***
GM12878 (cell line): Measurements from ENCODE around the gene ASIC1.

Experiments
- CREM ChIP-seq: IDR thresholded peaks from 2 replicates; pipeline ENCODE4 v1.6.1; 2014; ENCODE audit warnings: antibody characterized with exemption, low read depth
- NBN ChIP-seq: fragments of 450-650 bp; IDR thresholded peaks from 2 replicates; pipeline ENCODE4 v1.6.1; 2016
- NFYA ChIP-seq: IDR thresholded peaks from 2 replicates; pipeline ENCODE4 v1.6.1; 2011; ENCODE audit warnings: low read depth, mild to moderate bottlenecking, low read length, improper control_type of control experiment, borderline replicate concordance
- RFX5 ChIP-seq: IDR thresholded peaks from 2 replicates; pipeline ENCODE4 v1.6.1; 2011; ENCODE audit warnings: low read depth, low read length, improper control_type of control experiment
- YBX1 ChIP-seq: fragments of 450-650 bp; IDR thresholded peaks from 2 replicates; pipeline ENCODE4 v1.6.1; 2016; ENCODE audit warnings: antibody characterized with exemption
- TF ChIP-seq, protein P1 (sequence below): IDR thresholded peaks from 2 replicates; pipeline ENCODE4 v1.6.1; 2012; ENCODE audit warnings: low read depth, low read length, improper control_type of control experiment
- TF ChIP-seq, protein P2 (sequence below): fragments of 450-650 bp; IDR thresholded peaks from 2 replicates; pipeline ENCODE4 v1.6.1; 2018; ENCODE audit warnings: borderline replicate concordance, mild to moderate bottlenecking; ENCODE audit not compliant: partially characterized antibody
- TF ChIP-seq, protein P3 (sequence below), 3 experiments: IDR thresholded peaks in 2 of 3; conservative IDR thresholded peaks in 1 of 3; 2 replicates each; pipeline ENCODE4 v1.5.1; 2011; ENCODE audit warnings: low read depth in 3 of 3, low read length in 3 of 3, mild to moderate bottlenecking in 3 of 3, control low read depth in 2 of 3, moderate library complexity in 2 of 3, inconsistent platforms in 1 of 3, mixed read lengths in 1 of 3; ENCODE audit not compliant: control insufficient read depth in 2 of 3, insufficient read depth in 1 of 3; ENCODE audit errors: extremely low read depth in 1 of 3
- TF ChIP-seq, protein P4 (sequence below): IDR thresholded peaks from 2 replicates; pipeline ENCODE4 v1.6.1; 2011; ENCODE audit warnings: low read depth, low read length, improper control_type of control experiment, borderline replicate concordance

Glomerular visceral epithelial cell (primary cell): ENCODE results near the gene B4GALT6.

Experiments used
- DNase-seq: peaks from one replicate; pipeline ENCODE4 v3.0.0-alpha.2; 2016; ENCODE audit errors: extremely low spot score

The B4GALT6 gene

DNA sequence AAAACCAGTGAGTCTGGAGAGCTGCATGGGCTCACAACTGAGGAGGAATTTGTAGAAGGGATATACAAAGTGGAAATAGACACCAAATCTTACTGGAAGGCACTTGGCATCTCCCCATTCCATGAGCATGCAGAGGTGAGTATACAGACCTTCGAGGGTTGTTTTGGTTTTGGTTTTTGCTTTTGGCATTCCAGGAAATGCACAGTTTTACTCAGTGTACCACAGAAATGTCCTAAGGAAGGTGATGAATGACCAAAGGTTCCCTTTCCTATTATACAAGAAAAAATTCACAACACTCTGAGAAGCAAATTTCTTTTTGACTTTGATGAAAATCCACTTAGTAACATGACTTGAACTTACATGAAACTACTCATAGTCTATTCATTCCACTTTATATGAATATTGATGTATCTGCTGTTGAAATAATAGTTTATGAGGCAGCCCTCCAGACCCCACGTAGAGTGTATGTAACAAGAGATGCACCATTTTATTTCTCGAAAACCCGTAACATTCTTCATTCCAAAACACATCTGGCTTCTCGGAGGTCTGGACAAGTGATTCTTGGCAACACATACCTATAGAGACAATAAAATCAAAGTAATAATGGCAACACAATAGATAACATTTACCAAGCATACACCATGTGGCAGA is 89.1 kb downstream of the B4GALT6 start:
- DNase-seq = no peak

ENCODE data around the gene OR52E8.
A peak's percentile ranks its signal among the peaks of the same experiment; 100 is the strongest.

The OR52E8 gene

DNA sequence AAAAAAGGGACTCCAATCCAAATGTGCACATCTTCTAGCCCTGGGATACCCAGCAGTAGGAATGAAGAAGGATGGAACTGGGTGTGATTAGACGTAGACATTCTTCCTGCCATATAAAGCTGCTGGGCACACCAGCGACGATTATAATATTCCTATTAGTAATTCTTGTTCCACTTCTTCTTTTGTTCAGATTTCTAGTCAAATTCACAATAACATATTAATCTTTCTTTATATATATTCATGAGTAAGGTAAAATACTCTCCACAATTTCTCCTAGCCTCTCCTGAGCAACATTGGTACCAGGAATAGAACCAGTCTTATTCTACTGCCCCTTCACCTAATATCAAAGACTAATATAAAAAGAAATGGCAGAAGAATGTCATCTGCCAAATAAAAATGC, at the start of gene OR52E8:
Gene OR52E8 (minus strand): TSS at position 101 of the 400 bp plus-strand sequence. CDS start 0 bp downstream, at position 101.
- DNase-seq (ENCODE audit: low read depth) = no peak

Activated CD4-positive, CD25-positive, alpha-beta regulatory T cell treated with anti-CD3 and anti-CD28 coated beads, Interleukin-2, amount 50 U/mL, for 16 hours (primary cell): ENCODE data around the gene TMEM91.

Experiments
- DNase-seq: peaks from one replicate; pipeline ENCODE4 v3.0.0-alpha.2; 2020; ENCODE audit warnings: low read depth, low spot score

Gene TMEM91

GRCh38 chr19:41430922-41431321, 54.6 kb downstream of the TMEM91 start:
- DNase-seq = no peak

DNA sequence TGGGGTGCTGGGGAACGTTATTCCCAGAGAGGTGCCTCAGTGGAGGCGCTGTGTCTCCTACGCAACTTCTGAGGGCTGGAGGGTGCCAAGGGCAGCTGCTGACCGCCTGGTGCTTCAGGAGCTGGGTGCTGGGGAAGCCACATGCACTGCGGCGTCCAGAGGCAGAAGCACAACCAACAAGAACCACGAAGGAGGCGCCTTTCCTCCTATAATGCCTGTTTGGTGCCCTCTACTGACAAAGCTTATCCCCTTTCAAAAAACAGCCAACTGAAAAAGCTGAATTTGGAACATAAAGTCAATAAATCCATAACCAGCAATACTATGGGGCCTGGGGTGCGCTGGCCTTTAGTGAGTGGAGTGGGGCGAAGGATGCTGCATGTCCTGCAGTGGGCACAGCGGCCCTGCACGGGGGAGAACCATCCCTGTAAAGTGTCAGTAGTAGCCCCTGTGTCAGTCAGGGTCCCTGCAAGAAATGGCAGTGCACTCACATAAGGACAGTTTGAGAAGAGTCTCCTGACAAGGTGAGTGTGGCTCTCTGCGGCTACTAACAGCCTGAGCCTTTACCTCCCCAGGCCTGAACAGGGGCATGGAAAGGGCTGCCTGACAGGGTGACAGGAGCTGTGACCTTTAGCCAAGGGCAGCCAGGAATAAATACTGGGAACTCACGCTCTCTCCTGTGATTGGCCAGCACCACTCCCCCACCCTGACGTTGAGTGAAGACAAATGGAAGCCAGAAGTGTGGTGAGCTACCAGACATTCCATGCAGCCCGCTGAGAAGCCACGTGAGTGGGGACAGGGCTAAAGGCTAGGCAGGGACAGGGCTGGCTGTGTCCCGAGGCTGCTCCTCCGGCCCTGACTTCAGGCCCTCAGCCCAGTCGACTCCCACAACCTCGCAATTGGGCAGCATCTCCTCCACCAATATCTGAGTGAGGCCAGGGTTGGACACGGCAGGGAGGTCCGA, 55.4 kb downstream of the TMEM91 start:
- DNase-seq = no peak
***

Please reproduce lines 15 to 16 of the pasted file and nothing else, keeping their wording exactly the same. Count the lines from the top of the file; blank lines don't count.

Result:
The B4GALT6 gene

DNA sequence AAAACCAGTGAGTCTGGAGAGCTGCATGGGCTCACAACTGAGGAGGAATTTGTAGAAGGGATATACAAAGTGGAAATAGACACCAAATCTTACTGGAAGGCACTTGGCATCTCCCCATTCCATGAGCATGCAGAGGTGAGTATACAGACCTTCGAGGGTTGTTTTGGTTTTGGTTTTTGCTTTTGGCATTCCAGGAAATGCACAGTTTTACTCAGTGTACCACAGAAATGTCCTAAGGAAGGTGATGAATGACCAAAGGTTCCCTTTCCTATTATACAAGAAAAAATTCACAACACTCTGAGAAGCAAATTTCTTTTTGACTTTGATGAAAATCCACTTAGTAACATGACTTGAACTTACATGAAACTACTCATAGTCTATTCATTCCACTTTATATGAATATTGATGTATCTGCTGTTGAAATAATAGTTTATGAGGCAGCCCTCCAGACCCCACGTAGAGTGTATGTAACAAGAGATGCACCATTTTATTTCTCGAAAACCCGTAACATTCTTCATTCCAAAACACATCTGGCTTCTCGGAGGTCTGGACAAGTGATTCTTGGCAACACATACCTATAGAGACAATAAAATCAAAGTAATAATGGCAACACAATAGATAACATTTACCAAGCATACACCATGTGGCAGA is 89.1 kb downstream of the B4GALT6 start: